For Youth Development
The YMCA of South Alabama strives to deliver not only quality programs but also develop great kids through developmental assets.
Building Blocks for Raising Healthy Children and Youth
Since its creation in 1990, Search Institute’s framework of Developmental Assets has become the most widely used approach to positive youth development in the YMCA.
Background—Grounded in extensive research in youth development, resiliency, and prevention, the Developmental Assets represent the relationships, opportunities, and personal qualities that young people need to avoid risks and to thrive.
The Power of Assets—Studies of more than 2.2 million young people in the United States consistently show that the more assets young people have, the less likely they are to engage in a wide range of high-risk behaviors (see table below) and the more likely they are to thrive. Assets have power for all young people, regardless of their gender, economic status, family, or race/ethnicity. Furthermore, levels of assets are better predictors of high-risk involvement and thriving than poverty or being from a single-parent family.
The Gap—The average young person experiences fewer than half of the 40 assets. Boys experience three fewer assets than girls (17.2 assets for boys vs. 19.9 for girls).
- Family Support | Family life provides high levels of love and support.
- Positive Family Communication | Parent(s) and child communicate positively. Child feels comfortable seeking advice and counsel from parent(s).
- Other Adult Relationships | Child receives support from adults other than her or his parent(s).
- Caring Neighborhood | Child person experiences caring neighbors.
- Caring School Climate | Relationships with teachers and peers provide a caring, encouraging environment.
- Parent Involvement in Schooling | Parent(s) are actively involved in helping the child succeed in school.
- Community Values Youth | Child feels valued and appreciated by adults in the community.
- Children as Resources | Child is included in decisions at home and in the community.
- Service to Others | Child has opportunities to help others in the community.
- Safety | Child feels safe at home, school, and in the neighborhood.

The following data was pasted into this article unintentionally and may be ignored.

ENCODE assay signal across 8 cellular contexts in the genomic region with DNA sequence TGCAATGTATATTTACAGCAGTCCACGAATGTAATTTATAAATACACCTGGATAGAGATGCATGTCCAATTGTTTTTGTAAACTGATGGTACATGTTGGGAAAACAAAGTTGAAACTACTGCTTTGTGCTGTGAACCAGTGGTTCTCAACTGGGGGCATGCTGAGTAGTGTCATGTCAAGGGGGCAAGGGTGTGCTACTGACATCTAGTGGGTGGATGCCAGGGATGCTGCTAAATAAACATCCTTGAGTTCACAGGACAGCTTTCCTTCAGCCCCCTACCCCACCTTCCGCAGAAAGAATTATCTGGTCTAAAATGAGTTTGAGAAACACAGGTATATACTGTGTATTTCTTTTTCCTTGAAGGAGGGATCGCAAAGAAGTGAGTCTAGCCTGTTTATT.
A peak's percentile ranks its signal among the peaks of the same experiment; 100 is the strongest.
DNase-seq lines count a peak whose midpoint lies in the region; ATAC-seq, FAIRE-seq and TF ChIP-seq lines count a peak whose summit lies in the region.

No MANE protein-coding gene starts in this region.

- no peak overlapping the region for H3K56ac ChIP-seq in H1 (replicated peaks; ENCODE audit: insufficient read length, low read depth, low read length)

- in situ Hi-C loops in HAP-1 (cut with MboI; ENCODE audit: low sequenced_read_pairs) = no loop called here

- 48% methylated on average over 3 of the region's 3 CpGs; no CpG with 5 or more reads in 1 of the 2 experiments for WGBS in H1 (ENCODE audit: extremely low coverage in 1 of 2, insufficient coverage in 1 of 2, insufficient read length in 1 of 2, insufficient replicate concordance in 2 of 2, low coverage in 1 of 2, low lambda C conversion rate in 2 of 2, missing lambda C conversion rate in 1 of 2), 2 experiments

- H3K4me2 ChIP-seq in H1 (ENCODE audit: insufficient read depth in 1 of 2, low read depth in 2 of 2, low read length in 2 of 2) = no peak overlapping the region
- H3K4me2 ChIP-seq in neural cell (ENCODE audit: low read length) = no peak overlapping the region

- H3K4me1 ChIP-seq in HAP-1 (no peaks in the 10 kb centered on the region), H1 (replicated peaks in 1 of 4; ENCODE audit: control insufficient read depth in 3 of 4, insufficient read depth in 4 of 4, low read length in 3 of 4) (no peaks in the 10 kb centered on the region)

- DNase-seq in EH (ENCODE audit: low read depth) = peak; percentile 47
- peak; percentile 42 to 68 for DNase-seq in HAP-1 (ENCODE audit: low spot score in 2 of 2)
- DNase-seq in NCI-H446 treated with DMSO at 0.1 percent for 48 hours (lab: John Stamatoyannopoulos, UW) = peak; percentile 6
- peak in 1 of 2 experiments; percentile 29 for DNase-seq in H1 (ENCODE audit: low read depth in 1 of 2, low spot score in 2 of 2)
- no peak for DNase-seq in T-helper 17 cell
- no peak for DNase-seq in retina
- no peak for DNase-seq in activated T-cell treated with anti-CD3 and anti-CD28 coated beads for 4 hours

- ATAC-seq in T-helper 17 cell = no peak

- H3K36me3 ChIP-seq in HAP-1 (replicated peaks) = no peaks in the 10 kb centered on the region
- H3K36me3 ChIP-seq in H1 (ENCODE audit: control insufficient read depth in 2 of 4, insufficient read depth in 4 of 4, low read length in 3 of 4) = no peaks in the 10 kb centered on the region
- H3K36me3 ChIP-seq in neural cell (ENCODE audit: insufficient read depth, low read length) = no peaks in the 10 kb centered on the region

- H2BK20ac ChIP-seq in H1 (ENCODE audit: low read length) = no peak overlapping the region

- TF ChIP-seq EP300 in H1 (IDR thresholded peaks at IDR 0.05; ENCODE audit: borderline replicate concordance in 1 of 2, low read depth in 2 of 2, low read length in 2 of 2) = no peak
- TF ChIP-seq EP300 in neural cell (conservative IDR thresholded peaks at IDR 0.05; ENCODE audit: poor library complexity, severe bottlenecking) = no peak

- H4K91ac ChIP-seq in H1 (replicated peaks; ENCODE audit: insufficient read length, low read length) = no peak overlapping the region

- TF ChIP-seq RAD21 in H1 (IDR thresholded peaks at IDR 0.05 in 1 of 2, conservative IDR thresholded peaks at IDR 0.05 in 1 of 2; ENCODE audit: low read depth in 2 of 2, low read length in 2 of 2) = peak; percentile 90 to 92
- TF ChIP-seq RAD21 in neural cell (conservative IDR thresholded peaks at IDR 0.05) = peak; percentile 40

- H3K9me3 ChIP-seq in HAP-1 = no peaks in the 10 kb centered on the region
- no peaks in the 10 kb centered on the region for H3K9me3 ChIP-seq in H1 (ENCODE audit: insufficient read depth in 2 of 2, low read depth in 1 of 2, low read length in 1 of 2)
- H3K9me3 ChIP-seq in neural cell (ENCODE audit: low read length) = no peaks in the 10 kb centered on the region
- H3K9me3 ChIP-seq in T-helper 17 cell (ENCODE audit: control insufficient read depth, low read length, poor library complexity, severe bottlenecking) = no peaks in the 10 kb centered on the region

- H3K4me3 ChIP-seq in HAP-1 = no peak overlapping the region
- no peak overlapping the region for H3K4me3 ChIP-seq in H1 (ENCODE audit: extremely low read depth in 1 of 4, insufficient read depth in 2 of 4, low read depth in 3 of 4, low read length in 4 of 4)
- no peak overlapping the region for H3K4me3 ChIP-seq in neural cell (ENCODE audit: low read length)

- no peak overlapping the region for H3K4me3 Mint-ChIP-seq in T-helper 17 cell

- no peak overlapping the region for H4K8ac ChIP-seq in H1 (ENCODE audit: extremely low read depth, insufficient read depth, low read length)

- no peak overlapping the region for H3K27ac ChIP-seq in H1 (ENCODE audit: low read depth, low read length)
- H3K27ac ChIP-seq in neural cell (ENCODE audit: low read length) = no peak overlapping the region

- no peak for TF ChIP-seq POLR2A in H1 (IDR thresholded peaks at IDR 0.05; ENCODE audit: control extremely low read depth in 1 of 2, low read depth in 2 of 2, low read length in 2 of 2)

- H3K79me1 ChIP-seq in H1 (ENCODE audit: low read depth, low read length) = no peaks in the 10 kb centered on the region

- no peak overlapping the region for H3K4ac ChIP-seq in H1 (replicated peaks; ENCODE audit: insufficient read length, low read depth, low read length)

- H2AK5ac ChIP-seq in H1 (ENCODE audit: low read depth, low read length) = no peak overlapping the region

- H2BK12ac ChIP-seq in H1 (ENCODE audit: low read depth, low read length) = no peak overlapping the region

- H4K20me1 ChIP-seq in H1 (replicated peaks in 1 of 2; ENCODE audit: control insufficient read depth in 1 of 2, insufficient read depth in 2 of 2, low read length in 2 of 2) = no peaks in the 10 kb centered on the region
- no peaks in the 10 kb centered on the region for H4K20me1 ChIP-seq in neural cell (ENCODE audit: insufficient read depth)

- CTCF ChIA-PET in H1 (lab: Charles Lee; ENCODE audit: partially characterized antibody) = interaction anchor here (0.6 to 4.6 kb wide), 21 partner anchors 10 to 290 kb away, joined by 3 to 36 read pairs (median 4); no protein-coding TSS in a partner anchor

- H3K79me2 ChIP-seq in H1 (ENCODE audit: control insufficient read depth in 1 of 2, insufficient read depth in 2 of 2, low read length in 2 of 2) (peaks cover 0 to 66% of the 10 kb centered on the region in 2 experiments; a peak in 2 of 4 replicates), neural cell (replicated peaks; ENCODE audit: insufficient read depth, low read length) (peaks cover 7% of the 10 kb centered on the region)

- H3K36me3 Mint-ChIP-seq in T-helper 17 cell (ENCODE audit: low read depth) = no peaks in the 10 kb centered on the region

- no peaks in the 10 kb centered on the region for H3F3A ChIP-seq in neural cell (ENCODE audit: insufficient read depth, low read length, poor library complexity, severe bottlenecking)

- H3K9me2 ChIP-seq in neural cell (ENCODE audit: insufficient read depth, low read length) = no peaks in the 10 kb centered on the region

- Family Boundaries | Family has clear rules and consequences and monitors the child ’s whereabouts.
- School Boundaries | School provides clear rules and consequences.
- Neighborhood Boundaries | Neighbors take responsibility for monitoring the child ’s behavior.
- Adult Role Models | Parent(s) and other adults in the child’s family, as well as nonfamily adults, model positive, responsible behavior.
- Positive Peer Influence | Child’s closest friends model positive, responsible behavior.
- High Expectations | Parent(s) and teachers expect the child to do her or his best at school and in other activities
- Creative Activities | Child participates in music, art, drama, or creative writing two or more times per week.
- Child Programs |Child participates two or more times per week in cocurricular school activities or structured community programs for children.
- Religious Community | Child attends religious programs or services one or more times per week.
- Time at Home | Child spends some time most days both in high-quality interaction with parents and doing things at home other than watching TV or playing video games.
- Achievement Motivation | Child is motivated and strives to do well in school.
- Learning Engagement | Child is responsive, attentive, and actively engaged in learning at school and enjoys participating in learning activities outside of school.
- Homework | Child usually hands in homework on time.
- Bonding to School | Child cares about teachers and other adults at school.
- Reading for Pleasure | Child enjoys and engages in reading for fun most days of the week
- Caring | Parent(s) tell the child it is important to help other people.
- Equality and Social Justice | Parent(s) tell the child it is important to speak up for equal rights for all people.
- Integrity | Parent(s) tell the child it is important to stand up for one’s beliefs.
- Honesty | Parent(s) tell the child it is important to tell the truth.
- Responsibility | Parent(s) tell the child it is important to accept personal responsibility for behavior.
- Healthy Lifestyle | Parent(s) tell the child it is important to have good health habits and an understanding of healthy sexuality.
- Planning and Decision Making | Child thinks about decisions and is usually happy with results of her or his decisions.
- Interpersonal Competence | Young person has empathy, sensitivity, and friendship skills.
- Cultural Competence | Child knows and is comfortable with people of different racial, ethnic, and cultural backgrounds and with her or his own cultural identity.
- Resistance Skills | Child can stay away from people who are likely to get her or him in trouble and is able to say no to doing wrong or dangerous things.
- Peaceful Conflict Resolution | Child seeks to resolve conflict nonviolently.
- Personal Power | Child feels he or she has some influence over things that happen in her or his life.
- Self-Esteem | Child likes and is proud to be the person that he or she is.
- Sense of Purpose | Child sometimes thinks about what life means and whether there is a purpose for her or his life.SHOW ME HOW TO
- Positive View of Personal Future | Child is optimistic about her or his personal future.
YMCA youth development programs use the developmental assets to frame curriculum for all programs.